Death, taxes, and the Browns getting absolutely fucking liquidated in any sort of transaction — whether it’s dealing a first-round pick or selling the team to a truck-stop-owning lunatic.

This time it was the former. The Browns sent their 2016 first-round pick, wide receiver Corey Coleman to the Buffalo Bills for…

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…a seventh-round pick in 2020!

You might as well have just given him to the Bills for free. Maybe a fruit basket. Maybe a new wetsuit for the next time Hue Jackson goes 0-16 and has to purify himself in the waters of Lake Erie. Unreal.

This isn’t to say Corey Coleman has been any kind of phenom in the making over his first two years in the NFL. He’s obviously been a disappointment, but a lot of that has to do with injury issues (and the fact that he plays for a 53-man waking nightmare of an NFL franchise).

So far, he’s caught 56 passes for 718 yards and five touchdowns. When you account for inflation, that’s like 150 receptions, 2,000 yards, and 20 touchdowns on a normal team with a real human being at quarterback.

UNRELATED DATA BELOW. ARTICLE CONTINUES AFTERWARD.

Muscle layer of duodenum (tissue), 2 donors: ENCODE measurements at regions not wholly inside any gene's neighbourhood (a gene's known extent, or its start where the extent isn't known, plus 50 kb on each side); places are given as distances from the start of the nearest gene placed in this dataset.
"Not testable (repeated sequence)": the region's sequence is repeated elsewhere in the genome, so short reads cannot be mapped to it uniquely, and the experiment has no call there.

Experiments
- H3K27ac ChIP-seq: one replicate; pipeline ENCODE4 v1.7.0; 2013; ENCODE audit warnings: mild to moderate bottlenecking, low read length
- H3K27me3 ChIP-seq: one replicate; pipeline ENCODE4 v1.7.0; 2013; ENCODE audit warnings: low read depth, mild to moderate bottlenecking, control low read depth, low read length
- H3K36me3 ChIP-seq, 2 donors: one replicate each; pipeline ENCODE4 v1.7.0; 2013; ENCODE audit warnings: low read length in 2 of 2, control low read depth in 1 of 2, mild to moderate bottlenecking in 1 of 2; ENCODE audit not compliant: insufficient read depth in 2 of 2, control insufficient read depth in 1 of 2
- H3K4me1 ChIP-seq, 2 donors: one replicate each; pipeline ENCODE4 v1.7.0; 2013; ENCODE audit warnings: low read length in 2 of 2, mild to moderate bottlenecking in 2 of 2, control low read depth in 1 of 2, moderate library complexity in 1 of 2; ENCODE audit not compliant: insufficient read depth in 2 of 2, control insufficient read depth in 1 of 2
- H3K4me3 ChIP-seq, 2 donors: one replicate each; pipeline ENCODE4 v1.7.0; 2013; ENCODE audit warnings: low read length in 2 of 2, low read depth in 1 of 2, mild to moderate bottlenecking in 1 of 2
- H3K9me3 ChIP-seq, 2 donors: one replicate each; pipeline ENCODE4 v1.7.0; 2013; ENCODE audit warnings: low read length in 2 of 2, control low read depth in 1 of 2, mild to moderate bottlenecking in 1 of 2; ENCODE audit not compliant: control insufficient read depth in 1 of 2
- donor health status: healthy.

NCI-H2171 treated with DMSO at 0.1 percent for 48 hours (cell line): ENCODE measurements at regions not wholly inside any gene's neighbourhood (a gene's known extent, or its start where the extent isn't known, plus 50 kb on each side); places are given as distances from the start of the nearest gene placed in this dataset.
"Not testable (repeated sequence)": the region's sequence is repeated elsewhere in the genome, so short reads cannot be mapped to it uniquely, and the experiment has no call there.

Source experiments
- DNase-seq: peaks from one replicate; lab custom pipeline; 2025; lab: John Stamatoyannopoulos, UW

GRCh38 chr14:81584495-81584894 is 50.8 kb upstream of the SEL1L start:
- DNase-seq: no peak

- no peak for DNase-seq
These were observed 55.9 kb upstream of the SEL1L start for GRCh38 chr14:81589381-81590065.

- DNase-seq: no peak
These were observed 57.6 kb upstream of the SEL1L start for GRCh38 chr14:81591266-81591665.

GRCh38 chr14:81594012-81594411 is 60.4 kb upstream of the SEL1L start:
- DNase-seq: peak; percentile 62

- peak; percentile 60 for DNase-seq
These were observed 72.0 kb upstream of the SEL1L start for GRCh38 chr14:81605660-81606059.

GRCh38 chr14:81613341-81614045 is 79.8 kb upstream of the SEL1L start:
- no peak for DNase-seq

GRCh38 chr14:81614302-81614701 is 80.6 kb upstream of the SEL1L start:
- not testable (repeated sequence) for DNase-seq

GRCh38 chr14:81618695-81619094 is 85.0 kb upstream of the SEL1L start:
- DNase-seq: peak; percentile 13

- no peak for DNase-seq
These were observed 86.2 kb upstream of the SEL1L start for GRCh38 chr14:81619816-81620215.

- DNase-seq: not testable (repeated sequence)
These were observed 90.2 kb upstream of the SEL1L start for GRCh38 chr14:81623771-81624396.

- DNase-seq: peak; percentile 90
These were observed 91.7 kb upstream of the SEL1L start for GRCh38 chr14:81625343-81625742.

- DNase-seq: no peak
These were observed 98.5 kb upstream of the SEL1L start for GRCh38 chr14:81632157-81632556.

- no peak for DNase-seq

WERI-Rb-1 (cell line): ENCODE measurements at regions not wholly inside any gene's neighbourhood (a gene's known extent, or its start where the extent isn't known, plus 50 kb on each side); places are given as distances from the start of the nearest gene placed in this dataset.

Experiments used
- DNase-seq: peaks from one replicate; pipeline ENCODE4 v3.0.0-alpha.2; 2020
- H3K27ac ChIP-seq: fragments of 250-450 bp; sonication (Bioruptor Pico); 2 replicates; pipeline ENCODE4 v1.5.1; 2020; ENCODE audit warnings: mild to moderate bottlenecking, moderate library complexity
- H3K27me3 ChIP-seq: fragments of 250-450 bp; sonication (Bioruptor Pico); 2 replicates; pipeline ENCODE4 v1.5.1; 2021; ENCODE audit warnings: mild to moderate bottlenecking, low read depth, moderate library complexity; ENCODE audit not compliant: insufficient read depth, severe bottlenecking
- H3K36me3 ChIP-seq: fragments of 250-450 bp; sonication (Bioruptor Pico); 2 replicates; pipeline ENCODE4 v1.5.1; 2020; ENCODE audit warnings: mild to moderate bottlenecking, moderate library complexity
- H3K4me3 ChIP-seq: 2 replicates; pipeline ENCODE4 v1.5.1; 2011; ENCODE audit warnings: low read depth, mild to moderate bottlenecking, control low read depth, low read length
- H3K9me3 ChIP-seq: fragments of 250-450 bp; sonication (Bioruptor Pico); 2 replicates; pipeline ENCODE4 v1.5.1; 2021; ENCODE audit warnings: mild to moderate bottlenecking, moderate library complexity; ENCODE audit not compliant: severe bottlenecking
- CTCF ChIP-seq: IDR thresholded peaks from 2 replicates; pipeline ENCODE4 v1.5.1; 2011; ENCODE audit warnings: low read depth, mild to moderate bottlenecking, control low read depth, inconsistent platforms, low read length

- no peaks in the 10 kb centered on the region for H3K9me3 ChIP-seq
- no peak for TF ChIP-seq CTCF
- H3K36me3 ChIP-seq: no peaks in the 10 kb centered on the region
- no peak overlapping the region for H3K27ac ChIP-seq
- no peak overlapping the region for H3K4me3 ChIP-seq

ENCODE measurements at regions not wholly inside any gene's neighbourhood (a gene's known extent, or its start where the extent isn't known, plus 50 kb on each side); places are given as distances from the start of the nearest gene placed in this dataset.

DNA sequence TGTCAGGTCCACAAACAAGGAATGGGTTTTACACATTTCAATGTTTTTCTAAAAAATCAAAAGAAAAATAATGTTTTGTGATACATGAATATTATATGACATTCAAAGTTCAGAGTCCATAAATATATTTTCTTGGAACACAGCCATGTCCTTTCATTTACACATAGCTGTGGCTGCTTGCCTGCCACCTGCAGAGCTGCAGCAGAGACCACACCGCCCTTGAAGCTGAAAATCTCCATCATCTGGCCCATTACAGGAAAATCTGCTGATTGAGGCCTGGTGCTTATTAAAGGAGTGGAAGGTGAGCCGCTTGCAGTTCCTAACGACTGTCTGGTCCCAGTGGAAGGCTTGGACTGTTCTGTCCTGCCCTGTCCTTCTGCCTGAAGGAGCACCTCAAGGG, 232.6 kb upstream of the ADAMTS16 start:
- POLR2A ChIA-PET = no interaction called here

Sidenote: When I was looking up his stats I found out Coleman’s middle name is Defelious. That’s an all-time middle name up there with the likes of Von B’Vsean Miller.

Of course, he has done some things to warrant the Browns getting rid of him:

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I don’t necessarily think the idea to trade Coleman was awful. The Browns have Jarvis Landry, Josh Gordon, and Antonio Calloway (who has been turning heads at camp). It’s all about the price. You don’t part with a guy who’s still relatively unproven for pennies. But then again, who am I to tell the Browns how to suck? It’s what they do best.

Not to add insult to injury, but Coleman is actually the player the Browns took in 2016 when they traded the number two pick to Philadephia so they could take Carson Wentz. If you’re from Cleveland and that doesn’t make you suicidal, then I don’t know what will.

As for Buffalo, I think this is a huge win for them. Coleman is a burner who might be able to get under a few Josh Allen deep balls and provide a complement for the big-bodied Kelvin Benjamin on the outside. I don’t know how much of an upgrade Josh Allen is from say, DeShone Kizer, but it’s worth finding out.

A lot of first-round wide receivers struggle initially and end up figuring it out around year three. Nelson Agholor with the Eagles comes to mind. Roddy White, Demaryius Thomas, and Ted Ginn also ring a bell, to name just a few. It happens, and maybe a change of scenery is what can spark that change for Coleman. Or not.

But knowing the Browns, we can reasonably expect 1,000 yards and 10 touchdowns from Coleman in 2018.

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